ELI ZIMMERMAN, one of the prosperous and enterprising agriculturists of Washington Township, is a native of Adams County, Indiana, born October 23, 1842, a son of Eli and Polly Zimmerman, the father born near Harper's Ferry, Maryland, and the mother a native of Fayette County, Ohio. They were the parents of eight children, and of this number five are living - Nancy, Jane, Polly, Eli and Elizabeth. The father was one of the early pioneers of Washington Township, settling on section 2, where he entered a section of land on which he first erected a log cabin, and the first season raised four acres of corn. Year by year he, by persevering industry, cleared his land until 400 acres had been cleared and improved. He then removed to Decatur, settling on the St. Mary's River when there were but three log houses in Decatur, and here he made his home until his death, which occurred October 29, 1878, his wife dying March 24, 1871. In his death Adams County lost one of her oldest pioneers and a most respected citizen. He had, like all pioneers, to undergo many hardships and privations, but he lived to enjoy the fruits of his years of toil, and by his honorable dealings and strict integrity he gained the confidence of the entire community. He was a member of the Masonic fraternity. In his religious faith he was a Presbyterian. Eli Zimmerman, whose name heads this sketch, was reared amid pioneer scenes on his father's farm in Washington Township. His educational advantages were very limited, his youth being spent in working on the farm. As a farmer he has met with excellent success, having accumulated his present fine property in Washington Township, which consists of about 935 acres of choice land. January 7, 1867, he was united in marriage to Miss Melinda Drayer, a native of Pennsylvania. Of the three children born to Mr. and Mrs. Zimmerman two are living - Isaac W. and George W. In his political affiliations Mr. Zimmerman is a Democrat.
SYLVANUS WOOD, section 22, Blue Creek Township, is a native of Harrison County, Ohio, born August 22, 1825, a son of Benjamin and Esther Wood. He was reared to manhood in his native county, receiving but limited educational advantages, as at that time there were no free schools, and his father being a poor man could not afford him the advantages he desired. After reaching manhood he determined to try his fortunes in a new country, and accordingly came to Adams County, Indiana, and settled on a tract of heavily timbered land. This he has by hard work and perseverance improved, and now has one of the best farms in the township, his homestead containing 119 acres of land, and his residence and farm buildings being commodious and convenient. He is a representative man of the township, and has served efficiently in several official positions of trust and responsibility. In politics he is a Republican. He was married November 26, 1846, to Sarah Warford, and to them were born five children; but three are living - Adoniram J., Elizabeth J. and Mary E. His wife died, and in April, 1861, he married Eva A. Deaver, widow of George Deaver, and daughter of William and Mary A. Bryan. They have had six children, five of whom are living - Adolphus M., Joseph M., George R. Charles M. and Harvey F. Mr. and Mrs Wood are members of the Baptist church.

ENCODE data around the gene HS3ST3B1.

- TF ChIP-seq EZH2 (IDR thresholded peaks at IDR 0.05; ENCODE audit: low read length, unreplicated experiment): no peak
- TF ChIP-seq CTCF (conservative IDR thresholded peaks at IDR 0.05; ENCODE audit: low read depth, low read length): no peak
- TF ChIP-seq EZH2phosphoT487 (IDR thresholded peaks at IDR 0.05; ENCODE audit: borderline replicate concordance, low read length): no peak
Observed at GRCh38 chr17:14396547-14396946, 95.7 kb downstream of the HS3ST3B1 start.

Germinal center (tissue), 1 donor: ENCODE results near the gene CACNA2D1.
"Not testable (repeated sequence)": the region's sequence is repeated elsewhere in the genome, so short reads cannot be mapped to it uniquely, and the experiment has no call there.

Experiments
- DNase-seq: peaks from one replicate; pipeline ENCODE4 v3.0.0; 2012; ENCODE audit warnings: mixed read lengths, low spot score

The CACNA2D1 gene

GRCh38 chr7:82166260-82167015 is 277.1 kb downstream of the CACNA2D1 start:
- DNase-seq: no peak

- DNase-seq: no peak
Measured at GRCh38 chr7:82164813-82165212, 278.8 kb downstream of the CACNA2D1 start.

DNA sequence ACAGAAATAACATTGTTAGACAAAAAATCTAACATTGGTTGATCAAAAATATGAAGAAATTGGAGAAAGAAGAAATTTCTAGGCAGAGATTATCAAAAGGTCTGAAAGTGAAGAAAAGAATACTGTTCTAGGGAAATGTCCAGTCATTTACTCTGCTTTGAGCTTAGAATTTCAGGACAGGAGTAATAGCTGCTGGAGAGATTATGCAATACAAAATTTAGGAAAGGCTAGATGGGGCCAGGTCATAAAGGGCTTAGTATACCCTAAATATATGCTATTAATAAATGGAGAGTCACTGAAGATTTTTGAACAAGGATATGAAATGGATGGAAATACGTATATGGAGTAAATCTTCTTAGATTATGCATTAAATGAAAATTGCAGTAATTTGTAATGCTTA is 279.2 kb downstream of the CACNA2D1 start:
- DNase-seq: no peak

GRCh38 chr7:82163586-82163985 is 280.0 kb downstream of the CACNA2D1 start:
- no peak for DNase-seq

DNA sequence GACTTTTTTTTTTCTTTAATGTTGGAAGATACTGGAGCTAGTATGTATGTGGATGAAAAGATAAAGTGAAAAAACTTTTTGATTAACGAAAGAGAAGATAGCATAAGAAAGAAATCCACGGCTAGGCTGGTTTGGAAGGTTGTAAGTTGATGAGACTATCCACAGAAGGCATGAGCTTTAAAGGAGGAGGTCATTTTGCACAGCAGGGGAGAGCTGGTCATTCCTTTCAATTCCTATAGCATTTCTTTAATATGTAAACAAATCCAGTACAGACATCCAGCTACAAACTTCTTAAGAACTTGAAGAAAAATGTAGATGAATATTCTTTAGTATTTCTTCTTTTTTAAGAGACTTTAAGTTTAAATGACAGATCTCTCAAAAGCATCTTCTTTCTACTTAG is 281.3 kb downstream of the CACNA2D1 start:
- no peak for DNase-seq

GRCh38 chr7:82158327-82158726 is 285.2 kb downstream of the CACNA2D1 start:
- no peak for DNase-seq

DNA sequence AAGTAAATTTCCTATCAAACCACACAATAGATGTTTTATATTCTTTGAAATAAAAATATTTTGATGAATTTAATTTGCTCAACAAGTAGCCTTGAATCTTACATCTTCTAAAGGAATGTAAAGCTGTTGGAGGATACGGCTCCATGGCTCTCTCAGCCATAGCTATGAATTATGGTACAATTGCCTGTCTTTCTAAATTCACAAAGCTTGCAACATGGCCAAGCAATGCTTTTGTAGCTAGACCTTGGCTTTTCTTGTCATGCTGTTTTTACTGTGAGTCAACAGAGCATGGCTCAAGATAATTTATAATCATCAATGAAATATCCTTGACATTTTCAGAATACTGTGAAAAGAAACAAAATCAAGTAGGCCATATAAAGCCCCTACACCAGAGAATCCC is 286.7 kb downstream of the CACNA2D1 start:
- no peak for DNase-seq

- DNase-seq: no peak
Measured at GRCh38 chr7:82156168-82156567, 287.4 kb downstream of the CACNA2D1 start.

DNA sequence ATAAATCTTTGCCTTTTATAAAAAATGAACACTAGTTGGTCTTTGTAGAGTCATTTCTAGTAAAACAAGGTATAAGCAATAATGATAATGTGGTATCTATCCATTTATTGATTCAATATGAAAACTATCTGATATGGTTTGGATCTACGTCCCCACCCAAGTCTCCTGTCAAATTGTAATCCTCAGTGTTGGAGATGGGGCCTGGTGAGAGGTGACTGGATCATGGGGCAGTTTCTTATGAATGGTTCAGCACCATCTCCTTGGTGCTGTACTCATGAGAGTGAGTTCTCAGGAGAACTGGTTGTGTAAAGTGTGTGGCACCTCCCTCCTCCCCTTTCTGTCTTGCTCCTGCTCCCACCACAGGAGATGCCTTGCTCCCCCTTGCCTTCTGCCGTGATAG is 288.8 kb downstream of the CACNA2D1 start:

JOHN CLEM, farmer, section 4, Union Township, was born in Monroe Township, Allen County, Indiana, July 13, 1849. He was reared on his father's farm, and has always been a farmer. His father, Noah Clem, was born in the Shenandoah Valley, Virginia, September 27, 1809, where he was reared and married. Soon after his marriage he removed to Champaign County, Ohio, where he rented a farm. He also worked at the shoemaker's trade. He came to Allen County, this State, in 1840, with wife and five children, and settled on section 33, Monroe Township, where he is still living. He entered the land in the fall of 1839, put up a log cabin and returned for his family, who came the following spring. He has seen the country grow from a wilderness to a cultivated, flourishing county. There was a bounty on wolves in Allen County. Noah Clem caught one in Adams County, but dare not kill it in that county. So he dragged it to his home in Allen County alive and killed him so that he could get his bounty. John's mother, Mary M. (Ridenour) Clem, was born in Shenandoah County, Virginia, August 18, 1813, where she was reared and married. She died September 27, 1885, leaving her husband and seven children, two having died previously - Alfred died in Monroe Township, in childhood; Benjamin; Mary, wife of Elias Barkley; Margaret, wife of Eli Need; Nancy, who became the wife of Rodney Graham; Jacob, living in Oregon; Susanna, wife of Simon Baker; Noah who died at the age of six years; Elizabeth, wife of Joseph Morton; John, our subject; Isabella, keeping house for her father; Joseph and Joshua. John was married November 18, 1875, to Miss Minnie A. Taggart, who was born in Waukegan, Illinois, April 22, 1853, and when fifteen years of age went to Van Wert Conuty, with her parents, where she taught school several terms. Her father, - William M. Taggart, was born in Newark, Licking County, Ohio, December 29, 1819, where he reared, and was married in Richland County, same State, to Mary A. Brown, November 1, 1842. Four years later they removed to Wankegan, Illinois, where they lived until 1868, thence to Van Wert County, Ohio and is still living on the land he entered from the Government before removing to Illinois. The mother was born in Carlisle, Pennsylvania, January 9, 1821, where she lived until eight or nine years old, when her own father died. She taught school in Richland County several years, and was then married. There were six children in the father's family - Adaline B., wife of Jerry Swigert; Sarah E., a school teacher; Ellen H., widow of Charles Hoeken; George B.; Minnie A., wife of our subject, and William E., living in Missouri. Mr. and Mrs. Clem have two children - Alice I., born April 4,1877, and Inez G., born April 17, 1880. Mr. Clem was elected assessor of Monroe Township in the spring of 1875. Mr. Clem's paternal grandfather, David Clem, was born in Powell's Fort, Shenandoah County, Virginia, a son of Zetric Clem, who came from Germany when a boy, and made his home in Virginia. His maternal grandfather was Adam Ridenour, also a native of Virginia, a son of Adam Ridenour. Mrs. Clem's paternal grandparents were Jonathan and Elizabeth (Moody) Taggart. The former was a native of Winchester, Virginia, a son of Francis Taggart, who came to America from the north of Ireland prior to the Revolution. The latter was a native of Bowling Green, Licking County, Ohio, a daughter of William and Mary (Stadden) Moody, natives of Pennsylvania. Her maternal grandparents were Thompson and Sarah (Alspaugh) Brown, the former of English descent, and the latter a native of Cumberland County, Pennsylvania, a daughter of George and Marie (Keller) Alspaugh, natives of Germany, the father of Baden and the mother of Westphalia, coming to America in their youth. George Alspaugh served as a soldier through the war of the Revolution.